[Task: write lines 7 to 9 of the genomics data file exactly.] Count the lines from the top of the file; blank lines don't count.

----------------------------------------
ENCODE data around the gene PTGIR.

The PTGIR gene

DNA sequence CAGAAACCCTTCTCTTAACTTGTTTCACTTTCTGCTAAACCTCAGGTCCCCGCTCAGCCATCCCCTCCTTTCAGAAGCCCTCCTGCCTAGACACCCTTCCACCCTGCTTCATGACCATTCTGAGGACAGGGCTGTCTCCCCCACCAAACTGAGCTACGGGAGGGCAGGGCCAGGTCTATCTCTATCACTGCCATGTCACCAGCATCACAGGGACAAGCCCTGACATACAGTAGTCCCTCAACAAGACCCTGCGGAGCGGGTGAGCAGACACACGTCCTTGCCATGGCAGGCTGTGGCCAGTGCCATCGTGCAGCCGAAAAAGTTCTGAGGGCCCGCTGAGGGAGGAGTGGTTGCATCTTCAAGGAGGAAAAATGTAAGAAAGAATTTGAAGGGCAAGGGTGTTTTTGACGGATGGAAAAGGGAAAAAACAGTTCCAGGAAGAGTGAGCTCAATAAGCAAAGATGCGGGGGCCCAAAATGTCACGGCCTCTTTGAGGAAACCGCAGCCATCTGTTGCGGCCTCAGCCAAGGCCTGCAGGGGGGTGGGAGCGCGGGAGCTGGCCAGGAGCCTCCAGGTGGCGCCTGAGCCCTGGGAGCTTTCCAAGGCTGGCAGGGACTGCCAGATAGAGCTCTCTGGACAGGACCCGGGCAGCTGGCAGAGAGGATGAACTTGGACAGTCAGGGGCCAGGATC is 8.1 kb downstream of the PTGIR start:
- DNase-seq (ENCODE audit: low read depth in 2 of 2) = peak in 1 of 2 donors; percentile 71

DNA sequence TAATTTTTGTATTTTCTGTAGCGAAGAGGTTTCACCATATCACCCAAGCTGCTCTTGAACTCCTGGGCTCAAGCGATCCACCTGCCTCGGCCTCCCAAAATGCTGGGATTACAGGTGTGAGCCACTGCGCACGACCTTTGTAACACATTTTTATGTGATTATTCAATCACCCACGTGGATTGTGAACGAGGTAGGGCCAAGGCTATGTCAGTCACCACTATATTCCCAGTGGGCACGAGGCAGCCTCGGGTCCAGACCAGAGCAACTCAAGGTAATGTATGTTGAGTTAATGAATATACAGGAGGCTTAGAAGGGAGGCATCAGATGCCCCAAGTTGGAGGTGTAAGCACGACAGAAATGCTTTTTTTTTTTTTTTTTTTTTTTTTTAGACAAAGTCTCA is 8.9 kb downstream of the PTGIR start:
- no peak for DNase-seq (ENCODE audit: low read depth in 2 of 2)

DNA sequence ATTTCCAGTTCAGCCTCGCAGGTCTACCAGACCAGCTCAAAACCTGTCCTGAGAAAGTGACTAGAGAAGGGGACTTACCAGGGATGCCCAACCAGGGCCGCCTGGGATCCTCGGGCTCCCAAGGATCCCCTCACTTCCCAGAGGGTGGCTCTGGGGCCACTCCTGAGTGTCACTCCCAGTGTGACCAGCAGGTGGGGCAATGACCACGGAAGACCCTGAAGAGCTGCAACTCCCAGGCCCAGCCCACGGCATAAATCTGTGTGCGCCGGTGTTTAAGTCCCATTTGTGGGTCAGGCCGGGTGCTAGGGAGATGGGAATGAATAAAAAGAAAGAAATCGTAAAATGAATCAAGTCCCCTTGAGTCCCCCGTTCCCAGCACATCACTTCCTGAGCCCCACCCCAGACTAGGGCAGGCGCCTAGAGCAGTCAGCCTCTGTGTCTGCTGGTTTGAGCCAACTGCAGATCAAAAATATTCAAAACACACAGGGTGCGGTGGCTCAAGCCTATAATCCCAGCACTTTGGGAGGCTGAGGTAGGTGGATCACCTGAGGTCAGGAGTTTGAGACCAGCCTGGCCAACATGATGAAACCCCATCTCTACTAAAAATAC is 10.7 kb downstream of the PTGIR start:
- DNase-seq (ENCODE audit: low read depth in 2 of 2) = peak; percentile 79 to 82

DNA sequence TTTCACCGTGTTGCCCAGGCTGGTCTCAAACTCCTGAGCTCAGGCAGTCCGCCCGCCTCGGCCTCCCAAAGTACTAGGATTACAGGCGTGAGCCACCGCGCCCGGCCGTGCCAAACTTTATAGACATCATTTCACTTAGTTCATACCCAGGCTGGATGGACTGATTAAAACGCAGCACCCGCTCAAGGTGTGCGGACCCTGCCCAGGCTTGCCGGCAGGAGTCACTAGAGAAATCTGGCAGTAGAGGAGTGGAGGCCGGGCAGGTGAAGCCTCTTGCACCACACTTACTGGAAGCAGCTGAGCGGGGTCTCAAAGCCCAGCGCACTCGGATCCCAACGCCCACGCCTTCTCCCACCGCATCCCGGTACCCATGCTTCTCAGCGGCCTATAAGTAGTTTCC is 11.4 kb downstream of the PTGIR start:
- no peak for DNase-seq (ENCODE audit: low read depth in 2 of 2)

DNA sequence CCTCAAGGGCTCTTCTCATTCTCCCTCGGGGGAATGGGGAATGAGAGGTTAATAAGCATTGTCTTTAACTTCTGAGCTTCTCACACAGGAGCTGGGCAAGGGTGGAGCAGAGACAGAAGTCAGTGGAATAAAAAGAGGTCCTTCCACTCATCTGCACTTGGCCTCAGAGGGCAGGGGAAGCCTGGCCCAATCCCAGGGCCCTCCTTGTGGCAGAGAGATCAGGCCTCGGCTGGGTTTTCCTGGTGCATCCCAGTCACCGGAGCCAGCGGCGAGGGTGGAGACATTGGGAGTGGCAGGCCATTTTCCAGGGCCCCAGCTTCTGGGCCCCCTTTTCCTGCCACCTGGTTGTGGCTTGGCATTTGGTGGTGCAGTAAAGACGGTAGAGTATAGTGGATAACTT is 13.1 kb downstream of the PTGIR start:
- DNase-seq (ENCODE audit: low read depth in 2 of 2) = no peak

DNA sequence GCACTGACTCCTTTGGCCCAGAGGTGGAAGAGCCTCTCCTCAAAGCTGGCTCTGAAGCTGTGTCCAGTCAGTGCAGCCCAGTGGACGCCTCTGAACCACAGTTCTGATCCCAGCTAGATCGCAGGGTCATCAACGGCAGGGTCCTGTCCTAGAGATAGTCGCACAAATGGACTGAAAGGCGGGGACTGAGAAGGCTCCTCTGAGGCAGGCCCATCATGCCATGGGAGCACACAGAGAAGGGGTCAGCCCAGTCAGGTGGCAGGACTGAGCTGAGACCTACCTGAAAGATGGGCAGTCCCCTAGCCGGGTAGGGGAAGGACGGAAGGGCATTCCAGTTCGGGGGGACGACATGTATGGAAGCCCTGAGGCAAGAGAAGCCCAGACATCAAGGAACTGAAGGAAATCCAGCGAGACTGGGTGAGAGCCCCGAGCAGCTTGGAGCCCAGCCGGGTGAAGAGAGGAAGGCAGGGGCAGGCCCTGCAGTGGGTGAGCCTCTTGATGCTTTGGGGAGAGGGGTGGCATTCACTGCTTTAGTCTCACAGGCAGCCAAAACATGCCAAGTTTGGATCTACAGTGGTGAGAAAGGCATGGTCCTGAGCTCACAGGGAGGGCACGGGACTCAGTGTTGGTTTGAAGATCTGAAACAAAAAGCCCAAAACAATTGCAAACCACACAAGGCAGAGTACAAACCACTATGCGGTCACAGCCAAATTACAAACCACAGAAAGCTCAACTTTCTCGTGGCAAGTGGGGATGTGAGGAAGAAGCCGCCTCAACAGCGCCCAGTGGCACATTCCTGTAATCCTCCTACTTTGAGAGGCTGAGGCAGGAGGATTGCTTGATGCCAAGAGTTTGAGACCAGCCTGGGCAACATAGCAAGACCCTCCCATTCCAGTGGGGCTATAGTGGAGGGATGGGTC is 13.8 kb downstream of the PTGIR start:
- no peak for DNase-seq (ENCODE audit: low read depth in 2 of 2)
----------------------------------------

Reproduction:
DNA sequence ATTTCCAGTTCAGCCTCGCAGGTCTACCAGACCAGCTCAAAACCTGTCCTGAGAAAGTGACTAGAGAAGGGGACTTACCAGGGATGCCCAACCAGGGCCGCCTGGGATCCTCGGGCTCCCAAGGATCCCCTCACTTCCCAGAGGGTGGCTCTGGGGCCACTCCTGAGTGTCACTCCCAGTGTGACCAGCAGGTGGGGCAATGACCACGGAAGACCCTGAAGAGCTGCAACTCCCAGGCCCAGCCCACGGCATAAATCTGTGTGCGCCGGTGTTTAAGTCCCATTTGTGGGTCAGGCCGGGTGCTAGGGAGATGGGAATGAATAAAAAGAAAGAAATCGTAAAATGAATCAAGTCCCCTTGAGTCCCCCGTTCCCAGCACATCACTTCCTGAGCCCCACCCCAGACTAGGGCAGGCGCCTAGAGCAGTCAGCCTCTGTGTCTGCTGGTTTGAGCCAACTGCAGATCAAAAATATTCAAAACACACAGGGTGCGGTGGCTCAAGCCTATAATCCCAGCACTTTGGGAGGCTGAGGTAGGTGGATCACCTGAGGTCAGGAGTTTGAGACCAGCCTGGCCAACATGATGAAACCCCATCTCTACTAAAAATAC is 10.7 kb downstream of the PTGIR start:
- DNase-seq (ENCODE audit: low read depth in 2 of 2) = peak; percentile 79 to 82

DNA sequence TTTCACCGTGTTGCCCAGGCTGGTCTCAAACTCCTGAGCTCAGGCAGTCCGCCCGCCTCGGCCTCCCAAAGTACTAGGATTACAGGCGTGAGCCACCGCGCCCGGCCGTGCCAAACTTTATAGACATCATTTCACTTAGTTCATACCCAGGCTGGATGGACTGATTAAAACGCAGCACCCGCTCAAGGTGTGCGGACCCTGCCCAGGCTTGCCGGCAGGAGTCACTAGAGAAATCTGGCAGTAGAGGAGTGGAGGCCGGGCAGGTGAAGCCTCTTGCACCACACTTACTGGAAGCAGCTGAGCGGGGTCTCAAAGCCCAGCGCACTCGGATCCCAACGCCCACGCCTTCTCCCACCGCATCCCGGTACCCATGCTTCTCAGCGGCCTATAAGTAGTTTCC is 11.4 kb downstream of the PTGIR start: